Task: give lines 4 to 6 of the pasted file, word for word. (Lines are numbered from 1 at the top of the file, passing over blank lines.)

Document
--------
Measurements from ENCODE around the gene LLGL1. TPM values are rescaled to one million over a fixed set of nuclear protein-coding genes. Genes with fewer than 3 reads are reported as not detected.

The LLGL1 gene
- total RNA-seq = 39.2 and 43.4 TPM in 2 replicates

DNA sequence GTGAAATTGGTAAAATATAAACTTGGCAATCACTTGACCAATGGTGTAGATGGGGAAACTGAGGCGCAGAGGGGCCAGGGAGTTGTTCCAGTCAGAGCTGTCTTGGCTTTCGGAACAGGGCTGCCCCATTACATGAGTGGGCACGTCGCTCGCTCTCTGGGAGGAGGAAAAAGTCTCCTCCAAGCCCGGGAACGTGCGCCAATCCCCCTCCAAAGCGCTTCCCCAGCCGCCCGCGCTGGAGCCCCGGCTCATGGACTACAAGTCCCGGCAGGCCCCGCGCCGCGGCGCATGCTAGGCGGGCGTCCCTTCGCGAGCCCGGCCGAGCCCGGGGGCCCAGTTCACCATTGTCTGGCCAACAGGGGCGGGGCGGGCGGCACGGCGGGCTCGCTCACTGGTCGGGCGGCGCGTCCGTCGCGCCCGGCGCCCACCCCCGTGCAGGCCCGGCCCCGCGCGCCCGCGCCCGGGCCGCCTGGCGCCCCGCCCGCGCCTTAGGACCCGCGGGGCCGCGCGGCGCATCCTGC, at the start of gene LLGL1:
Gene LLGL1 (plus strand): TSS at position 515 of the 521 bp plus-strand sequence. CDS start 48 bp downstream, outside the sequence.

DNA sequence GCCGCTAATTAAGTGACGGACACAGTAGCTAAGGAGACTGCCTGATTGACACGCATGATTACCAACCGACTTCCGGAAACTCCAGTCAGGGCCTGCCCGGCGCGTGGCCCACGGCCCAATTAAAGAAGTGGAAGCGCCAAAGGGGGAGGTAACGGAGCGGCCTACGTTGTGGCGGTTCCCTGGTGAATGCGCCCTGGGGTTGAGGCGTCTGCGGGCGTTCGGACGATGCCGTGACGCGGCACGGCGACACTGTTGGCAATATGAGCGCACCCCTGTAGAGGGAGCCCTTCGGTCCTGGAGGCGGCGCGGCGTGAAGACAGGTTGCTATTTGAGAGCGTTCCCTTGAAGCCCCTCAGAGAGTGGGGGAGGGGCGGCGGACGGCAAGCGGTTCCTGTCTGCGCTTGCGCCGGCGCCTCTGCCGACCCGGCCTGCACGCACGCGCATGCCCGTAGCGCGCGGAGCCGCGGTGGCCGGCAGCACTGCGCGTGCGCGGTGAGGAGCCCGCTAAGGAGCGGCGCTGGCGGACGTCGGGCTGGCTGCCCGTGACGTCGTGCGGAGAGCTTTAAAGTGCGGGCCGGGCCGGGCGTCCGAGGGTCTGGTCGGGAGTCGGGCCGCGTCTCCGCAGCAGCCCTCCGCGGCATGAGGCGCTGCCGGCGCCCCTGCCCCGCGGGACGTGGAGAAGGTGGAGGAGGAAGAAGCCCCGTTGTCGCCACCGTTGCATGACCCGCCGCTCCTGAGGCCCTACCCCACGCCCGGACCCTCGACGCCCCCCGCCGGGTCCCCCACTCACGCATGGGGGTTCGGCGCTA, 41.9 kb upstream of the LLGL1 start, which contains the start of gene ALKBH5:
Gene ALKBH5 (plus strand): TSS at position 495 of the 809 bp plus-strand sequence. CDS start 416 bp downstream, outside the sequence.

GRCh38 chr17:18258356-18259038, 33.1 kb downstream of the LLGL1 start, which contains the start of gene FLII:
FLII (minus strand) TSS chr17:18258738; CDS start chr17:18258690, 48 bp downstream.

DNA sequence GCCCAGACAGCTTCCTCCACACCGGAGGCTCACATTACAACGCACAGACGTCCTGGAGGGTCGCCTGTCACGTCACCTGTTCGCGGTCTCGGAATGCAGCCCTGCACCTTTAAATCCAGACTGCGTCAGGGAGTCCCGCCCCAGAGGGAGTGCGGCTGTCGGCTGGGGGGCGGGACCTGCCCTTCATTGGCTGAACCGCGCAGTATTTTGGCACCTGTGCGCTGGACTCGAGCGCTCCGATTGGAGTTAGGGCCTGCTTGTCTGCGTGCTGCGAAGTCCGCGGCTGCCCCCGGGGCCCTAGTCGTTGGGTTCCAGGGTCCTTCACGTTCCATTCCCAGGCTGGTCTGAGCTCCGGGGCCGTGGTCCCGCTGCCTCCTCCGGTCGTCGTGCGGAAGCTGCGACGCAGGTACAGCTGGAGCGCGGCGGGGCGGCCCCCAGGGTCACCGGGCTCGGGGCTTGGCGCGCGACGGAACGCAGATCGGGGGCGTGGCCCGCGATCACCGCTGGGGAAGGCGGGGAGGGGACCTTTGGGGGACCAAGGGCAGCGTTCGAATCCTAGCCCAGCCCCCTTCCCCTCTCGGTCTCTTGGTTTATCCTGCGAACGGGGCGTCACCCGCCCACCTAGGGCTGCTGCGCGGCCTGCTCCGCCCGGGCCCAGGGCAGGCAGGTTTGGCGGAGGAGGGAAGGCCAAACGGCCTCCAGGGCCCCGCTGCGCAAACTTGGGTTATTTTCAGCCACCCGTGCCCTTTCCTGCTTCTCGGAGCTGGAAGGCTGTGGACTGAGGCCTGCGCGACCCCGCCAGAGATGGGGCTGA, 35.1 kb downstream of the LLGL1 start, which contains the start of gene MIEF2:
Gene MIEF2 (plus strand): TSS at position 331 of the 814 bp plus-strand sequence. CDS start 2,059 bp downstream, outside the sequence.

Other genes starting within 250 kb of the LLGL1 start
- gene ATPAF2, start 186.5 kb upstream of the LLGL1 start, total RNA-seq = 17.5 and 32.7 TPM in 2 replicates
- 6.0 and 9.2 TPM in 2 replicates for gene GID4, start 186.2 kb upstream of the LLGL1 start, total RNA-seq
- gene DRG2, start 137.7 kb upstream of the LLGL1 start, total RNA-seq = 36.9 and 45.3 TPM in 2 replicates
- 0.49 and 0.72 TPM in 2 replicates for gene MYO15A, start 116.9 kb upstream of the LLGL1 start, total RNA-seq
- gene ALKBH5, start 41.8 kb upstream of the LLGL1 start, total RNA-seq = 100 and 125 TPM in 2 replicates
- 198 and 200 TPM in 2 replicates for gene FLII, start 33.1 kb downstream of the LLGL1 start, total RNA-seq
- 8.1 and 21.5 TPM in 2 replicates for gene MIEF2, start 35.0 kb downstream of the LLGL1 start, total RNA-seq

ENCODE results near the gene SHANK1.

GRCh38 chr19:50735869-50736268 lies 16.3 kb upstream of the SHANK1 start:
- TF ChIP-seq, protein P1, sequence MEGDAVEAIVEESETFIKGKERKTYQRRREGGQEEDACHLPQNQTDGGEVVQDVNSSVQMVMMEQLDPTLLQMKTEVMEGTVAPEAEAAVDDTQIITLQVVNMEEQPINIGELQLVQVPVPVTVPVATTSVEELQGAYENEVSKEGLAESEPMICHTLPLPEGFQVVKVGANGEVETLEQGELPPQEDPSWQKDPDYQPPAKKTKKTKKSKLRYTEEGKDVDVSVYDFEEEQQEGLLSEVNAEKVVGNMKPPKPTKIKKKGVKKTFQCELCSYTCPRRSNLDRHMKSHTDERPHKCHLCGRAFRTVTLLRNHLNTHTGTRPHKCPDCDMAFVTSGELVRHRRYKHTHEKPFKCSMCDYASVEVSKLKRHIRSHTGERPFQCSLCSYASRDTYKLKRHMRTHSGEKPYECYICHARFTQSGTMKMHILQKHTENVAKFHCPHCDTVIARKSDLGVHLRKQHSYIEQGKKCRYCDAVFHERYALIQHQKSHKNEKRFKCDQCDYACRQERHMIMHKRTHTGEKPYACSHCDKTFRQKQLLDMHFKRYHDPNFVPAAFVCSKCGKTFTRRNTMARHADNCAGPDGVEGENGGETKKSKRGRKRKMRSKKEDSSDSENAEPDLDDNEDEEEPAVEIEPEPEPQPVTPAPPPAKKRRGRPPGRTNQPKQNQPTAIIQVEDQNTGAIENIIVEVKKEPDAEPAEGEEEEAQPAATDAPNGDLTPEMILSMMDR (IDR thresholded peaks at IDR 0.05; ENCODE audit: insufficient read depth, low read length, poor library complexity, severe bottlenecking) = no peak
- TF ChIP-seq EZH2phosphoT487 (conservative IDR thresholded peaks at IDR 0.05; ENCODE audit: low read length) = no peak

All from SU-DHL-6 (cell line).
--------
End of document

DNA sequence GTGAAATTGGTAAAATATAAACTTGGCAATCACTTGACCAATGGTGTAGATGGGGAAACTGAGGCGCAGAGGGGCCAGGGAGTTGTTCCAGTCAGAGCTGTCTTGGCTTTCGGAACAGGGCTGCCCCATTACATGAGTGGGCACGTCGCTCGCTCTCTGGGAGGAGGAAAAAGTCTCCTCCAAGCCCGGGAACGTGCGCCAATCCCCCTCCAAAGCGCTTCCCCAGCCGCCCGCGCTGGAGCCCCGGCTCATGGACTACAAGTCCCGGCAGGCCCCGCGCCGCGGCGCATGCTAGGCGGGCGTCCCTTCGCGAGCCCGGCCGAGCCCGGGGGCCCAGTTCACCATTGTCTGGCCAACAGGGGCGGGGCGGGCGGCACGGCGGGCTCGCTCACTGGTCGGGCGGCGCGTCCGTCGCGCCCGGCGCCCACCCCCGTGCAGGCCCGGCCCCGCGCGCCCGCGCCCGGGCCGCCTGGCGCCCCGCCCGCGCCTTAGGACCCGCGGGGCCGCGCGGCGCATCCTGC, at the start of gene LLGL1:
Gene LLGL1 (plus strand): TSS at position 515 of the 521 bp plus-strand sequence. CDS start 48 bp downstream, outside the sequence.

DNA sequence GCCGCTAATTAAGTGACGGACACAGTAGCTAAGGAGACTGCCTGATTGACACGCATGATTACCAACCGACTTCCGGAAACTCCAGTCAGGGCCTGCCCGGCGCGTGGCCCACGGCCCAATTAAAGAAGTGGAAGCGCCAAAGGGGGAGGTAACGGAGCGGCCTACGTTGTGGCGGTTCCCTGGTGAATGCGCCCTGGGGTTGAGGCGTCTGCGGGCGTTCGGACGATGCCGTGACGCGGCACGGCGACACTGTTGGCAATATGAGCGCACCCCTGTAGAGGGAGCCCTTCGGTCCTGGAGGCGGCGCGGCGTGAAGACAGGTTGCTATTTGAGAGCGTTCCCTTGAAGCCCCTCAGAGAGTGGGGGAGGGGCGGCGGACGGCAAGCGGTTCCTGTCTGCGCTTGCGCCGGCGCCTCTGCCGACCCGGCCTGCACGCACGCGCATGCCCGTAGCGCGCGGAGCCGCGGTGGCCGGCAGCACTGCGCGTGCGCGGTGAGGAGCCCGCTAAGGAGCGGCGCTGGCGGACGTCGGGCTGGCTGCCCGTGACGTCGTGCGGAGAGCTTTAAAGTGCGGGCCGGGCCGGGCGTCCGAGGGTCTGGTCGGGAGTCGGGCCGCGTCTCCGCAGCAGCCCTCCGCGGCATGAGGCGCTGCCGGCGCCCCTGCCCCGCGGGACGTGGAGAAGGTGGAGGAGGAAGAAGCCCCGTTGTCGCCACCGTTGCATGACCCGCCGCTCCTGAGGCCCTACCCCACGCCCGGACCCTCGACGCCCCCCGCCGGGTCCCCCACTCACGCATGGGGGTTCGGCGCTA, 41.9 kb upstream of the LLGL1 start, which contains the start of gene ALKBH5: